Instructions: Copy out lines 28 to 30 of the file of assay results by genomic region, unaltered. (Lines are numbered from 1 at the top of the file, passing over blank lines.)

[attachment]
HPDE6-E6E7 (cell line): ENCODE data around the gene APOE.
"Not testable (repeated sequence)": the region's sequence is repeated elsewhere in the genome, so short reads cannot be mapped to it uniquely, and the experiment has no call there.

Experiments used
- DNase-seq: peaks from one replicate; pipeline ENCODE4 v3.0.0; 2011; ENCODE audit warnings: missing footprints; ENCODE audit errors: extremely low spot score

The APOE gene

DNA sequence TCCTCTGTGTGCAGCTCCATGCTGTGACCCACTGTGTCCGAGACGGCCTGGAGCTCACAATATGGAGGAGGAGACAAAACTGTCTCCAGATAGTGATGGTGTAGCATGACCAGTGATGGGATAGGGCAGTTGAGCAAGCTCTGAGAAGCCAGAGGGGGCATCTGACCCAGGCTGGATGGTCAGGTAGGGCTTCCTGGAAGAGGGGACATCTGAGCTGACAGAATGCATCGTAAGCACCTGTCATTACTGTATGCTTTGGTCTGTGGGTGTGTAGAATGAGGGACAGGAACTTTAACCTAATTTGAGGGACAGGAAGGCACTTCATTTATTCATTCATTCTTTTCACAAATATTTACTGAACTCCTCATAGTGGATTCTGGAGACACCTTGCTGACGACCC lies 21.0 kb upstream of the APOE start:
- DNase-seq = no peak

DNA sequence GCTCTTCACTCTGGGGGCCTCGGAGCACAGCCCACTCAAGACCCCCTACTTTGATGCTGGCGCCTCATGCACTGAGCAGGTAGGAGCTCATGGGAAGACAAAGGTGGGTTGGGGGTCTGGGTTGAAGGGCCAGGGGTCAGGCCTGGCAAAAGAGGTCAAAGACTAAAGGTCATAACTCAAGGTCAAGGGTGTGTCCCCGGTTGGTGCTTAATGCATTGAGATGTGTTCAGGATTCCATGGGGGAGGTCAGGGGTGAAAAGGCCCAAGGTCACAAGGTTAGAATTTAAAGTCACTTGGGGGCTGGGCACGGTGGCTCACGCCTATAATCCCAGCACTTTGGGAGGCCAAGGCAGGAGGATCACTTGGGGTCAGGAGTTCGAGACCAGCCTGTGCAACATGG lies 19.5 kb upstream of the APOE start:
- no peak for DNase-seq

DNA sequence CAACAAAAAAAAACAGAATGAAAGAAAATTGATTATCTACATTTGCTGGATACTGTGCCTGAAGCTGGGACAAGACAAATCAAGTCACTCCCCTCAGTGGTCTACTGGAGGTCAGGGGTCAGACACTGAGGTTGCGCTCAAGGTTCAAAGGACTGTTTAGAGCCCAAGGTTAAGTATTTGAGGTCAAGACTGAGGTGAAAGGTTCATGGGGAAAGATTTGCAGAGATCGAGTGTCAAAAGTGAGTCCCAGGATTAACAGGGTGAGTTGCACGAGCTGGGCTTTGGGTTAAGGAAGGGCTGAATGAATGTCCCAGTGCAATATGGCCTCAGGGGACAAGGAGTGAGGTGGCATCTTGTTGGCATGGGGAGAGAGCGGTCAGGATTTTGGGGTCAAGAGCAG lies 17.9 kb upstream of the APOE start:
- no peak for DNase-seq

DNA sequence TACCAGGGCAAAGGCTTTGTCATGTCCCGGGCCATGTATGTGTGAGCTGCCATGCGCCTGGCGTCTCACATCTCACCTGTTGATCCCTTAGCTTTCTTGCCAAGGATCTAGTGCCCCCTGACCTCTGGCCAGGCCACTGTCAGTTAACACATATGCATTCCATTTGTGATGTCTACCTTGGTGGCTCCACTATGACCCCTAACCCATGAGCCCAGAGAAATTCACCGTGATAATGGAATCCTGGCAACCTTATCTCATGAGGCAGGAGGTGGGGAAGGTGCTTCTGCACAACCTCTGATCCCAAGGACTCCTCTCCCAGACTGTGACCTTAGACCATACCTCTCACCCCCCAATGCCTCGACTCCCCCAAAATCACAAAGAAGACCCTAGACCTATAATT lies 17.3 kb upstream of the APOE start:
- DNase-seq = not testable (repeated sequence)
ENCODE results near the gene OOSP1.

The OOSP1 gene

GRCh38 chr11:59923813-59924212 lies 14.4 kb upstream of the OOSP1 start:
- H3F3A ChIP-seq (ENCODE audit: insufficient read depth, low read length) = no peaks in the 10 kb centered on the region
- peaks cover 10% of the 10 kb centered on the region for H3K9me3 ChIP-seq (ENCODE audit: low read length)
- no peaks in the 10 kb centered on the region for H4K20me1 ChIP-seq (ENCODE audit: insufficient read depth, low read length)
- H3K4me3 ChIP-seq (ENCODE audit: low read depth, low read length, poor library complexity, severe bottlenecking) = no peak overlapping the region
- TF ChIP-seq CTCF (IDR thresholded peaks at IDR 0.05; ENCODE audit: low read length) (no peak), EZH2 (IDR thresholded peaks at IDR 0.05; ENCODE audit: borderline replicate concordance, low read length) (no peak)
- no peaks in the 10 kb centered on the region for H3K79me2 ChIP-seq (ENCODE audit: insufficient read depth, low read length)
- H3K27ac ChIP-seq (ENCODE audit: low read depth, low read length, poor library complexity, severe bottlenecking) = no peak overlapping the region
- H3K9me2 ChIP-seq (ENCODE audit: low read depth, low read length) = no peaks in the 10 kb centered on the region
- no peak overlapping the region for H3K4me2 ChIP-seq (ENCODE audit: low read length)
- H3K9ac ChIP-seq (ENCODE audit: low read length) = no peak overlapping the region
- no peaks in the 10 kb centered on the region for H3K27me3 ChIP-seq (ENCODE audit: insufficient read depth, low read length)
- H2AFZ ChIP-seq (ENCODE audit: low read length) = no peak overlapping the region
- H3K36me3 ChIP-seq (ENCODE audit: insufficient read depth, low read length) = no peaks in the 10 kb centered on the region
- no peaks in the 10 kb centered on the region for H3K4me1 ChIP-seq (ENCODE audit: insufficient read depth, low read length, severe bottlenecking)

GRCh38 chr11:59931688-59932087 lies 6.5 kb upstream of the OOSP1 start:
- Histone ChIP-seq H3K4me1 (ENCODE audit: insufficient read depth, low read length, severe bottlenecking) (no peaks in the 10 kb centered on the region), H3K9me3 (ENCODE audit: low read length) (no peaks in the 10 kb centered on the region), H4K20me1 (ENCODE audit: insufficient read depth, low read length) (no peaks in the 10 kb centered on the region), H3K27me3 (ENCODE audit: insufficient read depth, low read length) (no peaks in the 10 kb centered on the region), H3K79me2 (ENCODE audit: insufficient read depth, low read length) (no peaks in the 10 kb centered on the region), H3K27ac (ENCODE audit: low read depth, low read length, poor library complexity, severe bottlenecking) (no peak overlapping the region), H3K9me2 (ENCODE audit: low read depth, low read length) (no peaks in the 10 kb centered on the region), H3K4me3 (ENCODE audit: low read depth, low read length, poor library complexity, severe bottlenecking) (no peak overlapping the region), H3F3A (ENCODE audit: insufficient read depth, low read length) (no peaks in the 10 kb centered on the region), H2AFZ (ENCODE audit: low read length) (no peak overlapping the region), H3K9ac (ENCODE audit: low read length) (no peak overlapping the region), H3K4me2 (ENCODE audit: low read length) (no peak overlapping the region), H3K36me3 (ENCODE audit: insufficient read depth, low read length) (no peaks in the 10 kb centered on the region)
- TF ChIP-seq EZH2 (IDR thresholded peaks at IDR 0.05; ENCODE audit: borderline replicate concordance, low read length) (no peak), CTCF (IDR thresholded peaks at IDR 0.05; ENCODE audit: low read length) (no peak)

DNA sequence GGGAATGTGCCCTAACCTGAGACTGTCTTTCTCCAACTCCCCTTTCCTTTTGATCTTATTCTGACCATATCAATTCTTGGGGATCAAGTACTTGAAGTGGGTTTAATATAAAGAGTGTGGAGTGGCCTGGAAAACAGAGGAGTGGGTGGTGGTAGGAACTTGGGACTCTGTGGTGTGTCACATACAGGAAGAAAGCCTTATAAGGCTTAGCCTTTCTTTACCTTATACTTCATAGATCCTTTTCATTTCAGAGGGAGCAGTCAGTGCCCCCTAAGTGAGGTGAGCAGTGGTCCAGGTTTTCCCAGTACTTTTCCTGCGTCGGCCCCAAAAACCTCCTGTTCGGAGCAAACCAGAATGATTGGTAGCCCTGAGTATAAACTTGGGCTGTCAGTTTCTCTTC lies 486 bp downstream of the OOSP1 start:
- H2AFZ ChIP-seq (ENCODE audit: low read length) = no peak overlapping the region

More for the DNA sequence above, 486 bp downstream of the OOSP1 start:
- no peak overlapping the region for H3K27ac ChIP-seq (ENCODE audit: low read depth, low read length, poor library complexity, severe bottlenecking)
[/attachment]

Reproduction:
- H2AFZ ChIP-seq (ENCODE audit: low read length) = no peak overlapping the region
- H3K36me3 ChIP-seq (ENCODE audit: insufficient read depth, low read length) = no peaks in the 10 kb centered on the region
- no peaks in the 10 kb centered on the region for H3K4me1 ChIP-seq (ENCODE audit: insufficient read depth, low read length, severe bottlenecking)